If Scripture is God’s written Word and the Christian’s authority for all matters of faith and practice, then what it teaches about God is what is true, regardless of what people understand or believe is fair, just, and loving.

According to Scripture, God destroyed everyone in the world except for Noah and his family; He also destroyed everyone in Sodom and Gomorrah and surrounding cities except for Lot and his daughters. The question unregenerate Christians must answer is how can God destroy the entire world and its inhabitants, annihilate the cities on the plain and everyone in them, save only a few chosen people, and remain a loving God?

Scripture also says that God chose Israel above all people to be His treasured possession and servants on the earth, and He knows only Israel among all the families of the world. The question facing unregenerate Christians is how is it fair for God to choose Israel over all the nations and the Israelites over all people on the earth and make them His people, His servants, and His witnesses?

The Scripture is clear that God does not love every person equally. Paul writes in Romans that God loved Jacob and hated his brother Esau before the twin boys were born and had done any good or evil. In addition Paul writes that God decreed the elder would serve the younger, and that He elected Jacob instead of Esau to receive his father’s blessing when the birthright really belonged to Esau as the elder brother.

Paul clearly says that God cursed and hated Esau before the boy had been born or had done anything evil, so that “the purpose of God according to election might stand, not of works, but of him that calleth.” The question for the unregenerate Christian is how is it right and just for God to hate and punish an unborn child before he’s born, and has done anything to warrant it?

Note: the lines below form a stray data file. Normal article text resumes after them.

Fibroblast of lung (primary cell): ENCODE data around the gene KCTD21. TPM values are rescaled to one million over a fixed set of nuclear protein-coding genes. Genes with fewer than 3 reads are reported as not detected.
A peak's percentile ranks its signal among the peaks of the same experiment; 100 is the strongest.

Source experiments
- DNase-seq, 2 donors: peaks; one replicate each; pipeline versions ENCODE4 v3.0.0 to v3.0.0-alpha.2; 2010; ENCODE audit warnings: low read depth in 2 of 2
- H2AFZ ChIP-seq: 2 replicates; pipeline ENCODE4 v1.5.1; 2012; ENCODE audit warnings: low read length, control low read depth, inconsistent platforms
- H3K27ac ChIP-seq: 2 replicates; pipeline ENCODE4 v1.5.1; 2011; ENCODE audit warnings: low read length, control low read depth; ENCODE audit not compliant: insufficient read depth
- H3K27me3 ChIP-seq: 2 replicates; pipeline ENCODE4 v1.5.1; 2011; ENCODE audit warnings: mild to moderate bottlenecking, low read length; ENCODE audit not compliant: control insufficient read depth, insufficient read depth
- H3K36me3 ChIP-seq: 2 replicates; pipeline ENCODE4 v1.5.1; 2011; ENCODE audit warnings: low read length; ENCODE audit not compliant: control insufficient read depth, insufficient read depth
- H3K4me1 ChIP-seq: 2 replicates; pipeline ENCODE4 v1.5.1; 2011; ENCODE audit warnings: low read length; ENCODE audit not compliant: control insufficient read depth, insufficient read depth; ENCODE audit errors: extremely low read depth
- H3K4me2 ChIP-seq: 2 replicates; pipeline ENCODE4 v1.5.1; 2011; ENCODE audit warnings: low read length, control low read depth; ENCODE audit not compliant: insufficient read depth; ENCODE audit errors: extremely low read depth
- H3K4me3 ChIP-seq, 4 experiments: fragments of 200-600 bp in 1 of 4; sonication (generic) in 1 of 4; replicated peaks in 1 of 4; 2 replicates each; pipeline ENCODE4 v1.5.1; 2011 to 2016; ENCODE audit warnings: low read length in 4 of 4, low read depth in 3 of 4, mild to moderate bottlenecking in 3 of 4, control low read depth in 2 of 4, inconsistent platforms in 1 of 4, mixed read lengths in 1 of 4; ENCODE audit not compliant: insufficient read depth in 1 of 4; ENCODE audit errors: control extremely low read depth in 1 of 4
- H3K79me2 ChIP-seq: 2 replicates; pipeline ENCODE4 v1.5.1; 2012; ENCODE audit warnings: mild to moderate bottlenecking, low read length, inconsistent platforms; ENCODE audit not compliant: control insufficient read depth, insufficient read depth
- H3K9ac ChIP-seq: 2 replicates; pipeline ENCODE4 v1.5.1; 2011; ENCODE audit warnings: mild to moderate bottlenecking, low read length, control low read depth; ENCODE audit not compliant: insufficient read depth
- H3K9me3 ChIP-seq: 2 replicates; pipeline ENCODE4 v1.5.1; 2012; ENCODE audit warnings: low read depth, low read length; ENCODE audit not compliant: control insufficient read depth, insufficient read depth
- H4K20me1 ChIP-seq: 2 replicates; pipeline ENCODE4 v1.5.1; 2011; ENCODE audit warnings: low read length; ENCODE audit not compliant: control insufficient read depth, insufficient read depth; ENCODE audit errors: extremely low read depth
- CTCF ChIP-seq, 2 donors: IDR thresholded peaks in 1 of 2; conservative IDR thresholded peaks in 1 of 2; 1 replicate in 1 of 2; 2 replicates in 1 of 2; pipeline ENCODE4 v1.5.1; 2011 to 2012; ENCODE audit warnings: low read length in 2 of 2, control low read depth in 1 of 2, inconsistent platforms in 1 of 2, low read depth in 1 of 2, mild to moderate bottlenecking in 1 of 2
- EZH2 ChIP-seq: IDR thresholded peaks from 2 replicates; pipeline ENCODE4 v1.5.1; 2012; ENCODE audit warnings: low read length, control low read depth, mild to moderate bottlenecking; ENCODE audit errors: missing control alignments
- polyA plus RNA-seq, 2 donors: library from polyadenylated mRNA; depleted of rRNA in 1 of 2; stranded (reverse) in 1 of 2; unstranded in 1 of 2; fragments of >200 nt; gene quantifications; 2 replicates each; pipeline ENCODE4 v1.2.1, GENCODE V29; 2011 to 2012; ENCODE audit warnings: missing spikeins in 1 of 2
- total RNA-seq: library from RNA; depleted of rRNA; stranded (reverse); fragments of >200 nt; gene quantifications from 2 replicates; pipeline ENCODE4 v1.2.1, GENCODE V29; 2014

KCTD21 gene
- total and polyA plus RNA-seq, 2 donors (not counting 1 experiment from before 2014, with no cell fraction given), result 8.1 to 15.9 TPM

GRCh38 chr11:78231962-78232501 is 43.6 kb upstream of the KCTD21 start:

In the same chapter of Romans Paul writes that God raised up Pharaoh to destroy him; and He hardened Pharaoh’s heart so that God’s power and name would be known and declared throughout the world.

It’s clear from Romans that God does what He pleases and no man can call Him to account or make Him responsible for anything He does. God is accountable to no one. He is bound by nothing. He has “mercy on whom he will have mercy, and whom he will he hardeneth.”

Paul writes the potter has power over the clay to make from the same lump a vessel for honor and another for dishonor. Man was created to glorify God, and God is glorified through the vessels He has made. Everything God created is for His pleasure.